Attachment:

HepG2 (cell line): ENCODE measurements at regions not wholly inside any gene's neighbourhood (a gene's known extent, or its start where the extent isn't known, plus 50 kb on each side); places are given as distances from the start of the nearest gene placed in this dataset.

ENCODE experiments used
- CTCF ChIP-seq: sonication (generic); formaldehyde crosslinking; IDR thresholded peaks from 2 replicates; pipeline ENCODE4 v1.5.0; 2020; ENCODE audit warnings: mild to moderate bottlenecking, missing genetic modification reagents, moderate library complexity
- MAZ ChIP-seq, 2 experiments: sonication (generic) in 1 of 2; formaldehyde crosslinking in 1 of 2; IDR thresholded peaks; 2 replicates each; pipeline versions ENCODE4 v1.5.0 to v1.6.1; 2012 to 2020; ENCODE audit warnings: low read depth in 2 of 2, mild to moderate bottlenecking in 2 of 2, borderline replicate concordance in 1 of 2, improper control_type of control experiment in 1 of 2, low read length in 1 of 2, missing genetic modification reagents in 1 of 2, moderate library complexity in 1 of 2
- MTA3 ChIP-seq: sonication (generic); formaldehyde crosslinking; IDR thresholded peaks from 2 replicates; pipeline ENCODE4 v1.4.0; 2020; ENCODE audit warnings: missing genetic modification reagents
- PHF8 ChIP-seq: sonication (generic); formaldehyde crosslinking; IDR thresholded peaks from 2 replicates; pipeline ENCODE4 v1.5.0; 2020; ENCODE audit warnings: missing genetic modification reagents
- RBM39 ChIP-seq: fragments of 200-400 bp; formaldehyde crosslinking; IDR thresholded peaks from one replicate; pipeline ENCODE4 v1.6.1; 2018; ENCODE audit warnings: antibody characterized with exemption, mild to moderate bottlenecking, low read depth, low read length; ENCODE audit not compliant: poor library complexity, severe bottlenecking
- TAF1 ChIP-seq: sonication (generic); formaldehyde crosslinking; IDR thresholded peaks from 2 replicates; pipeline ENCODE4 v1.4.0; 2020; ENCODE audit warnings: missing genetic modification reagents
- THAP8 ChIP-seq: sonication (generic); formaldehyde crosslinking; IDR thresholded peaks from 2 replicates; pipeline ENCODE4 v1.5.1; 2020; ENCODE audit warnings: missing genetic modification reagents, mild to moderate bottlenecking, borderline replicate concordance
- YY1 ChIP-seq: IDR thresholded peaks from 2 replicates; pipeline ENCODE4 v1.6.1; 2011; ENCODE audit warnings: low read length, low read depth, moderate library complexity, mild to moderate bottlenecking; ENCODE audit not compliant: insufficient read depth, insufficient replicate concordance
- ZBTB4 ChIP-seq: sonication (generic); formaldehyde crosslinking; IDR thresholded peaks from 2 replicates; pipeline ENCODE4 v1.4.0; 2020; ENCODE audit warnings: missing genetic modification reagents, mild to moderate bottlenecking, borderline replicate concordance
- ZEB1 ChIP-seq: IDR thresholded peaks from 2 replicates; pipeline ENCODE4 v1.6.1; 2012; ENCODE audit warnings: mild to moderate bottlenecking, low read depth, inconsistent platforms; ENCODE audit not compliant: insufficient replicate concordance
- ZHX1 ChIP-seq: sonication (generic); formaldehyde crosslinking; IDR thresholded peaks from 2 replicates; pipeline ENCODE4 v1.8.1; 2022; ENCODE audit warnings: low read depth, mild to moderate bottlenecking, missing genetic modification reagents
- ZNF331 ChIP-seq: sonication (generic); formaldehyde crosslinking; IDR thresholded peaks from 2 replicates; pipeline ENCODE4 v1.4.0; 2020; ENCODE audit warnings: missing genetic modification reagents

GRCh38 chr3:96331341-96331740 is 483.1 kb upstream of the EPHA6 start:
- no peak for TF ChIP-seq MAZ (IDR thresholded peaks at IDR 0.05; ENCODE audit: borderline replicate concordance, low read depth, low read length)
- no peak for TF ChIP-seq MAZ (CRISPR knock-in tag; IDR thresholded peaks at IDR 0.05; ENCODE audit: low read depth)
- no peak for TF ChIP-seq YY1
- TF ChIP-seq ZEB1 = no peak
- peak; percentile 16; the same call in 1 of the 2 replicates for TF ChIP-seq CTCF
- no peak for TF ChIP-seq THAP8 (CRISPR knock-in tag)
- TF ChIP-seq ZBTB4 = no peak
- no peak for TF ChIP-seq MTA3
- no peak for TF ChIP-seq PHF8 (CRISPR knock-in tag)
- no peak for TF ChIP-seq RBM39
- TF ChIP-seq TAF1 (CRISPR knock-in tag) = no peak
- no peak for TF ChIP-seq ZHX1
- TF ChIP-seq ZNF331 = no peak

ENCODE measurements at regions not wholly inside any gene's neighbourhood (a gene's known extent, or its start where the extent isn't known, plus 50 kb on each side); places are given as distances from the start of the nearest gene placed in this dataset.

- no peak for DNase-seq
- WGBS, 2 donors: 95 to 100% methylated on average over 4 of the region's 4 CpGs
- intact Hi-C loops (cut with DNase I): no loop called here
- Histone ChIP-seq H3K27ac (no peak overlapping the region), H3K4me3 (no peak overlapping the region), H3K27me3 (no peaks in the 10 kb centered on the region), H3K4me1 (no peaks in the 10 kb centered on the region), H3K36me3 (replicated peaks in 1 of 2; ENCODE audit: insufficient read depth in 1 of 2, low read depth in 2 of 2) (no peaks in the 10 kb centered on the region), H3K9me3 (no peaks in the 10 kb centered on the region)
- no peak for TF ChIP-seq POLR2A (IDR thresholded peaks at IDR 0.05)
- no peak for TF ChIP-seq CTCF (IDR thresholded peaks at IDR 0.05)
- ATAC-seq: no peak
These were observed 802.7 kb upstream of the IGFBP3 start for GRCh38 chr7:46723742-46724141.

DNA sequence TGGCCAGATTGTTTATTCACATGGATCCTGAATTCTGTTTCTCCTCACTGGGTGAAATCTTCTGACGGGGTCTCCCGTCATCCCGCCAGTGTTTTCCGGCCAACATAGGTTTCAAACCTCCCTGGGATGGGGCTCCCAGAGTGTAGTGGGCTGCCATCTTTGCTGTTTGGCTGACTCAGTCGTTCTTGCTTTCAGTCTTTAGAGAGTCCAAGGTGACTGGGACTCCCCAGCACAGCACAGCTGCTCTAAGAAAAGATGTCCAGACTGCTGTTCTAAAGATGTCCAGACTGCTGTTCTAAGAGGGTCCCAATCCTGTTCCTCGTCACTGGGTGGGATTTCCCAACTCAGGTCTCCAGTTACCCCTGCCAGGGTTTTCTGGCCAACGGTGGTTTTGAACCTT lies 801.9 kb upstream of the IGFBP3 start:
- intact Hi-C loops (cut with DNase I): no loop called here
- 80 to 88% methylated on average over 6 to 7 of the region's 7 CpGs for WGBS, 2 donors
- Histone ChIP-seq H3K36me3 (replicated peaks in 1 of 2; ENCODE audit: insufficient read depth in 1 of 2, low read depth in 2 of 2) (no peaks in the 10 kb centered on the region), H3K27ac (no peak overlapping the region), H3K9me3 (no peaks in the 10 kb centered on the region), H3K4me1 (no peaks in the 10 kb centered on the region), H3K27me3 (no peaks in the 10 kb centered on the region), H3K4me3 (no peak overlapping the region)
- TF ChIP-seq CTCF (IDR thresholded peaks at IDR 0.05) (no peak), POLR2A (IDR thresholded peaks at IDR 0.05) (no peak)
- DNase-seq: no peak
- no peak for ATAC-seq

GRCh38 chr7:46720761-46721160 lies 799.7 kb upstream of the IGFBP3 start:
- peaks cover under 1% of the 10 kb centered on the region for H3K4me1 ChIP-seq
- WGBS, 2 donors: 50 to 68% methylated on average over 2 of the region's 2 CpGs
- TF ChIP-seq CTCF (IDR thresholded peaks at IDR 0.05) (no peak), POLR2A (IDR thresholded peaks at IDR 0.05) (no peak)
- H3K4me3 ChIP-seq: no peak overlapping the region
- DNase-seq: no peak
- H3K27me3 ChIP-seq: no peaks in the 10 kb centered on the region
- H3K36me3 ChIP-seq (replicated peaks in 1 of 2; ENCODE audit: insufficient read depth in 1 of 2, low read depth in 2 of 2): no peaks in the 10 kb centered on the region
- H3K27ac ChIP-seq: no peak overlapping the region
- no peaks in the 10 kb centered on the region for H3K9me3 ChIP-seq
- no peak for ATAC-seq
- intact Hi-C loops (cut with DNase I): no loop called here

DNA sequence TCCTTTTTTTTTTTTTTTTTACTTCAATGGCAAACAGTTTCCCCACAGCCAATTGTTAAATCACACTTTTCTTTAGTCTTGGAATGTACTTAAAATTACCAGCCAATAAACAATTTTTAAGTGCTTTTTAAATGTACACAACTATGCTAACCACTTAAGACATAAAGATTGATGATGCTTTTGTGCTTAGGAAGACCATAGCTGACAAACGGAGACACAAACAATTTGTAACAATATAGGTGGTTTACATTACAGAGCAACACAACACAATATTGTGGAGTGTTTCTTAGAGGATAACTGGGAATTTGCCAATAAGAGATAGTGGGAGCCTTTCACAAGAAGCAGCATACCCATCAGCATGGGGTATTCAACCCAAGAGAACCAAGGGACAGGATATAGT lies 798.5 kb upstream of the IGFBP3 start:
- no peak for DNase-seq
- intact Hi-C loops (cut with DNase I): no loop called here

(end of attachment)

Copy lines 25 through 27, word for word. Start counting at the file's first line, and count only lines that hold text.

- no peak for TF ChIP-seq RBM39
- TF ChIP-seq TAF1 (CRISPR knock-in tag) = no peak
- no peak for TF ChIP-seq ZHX1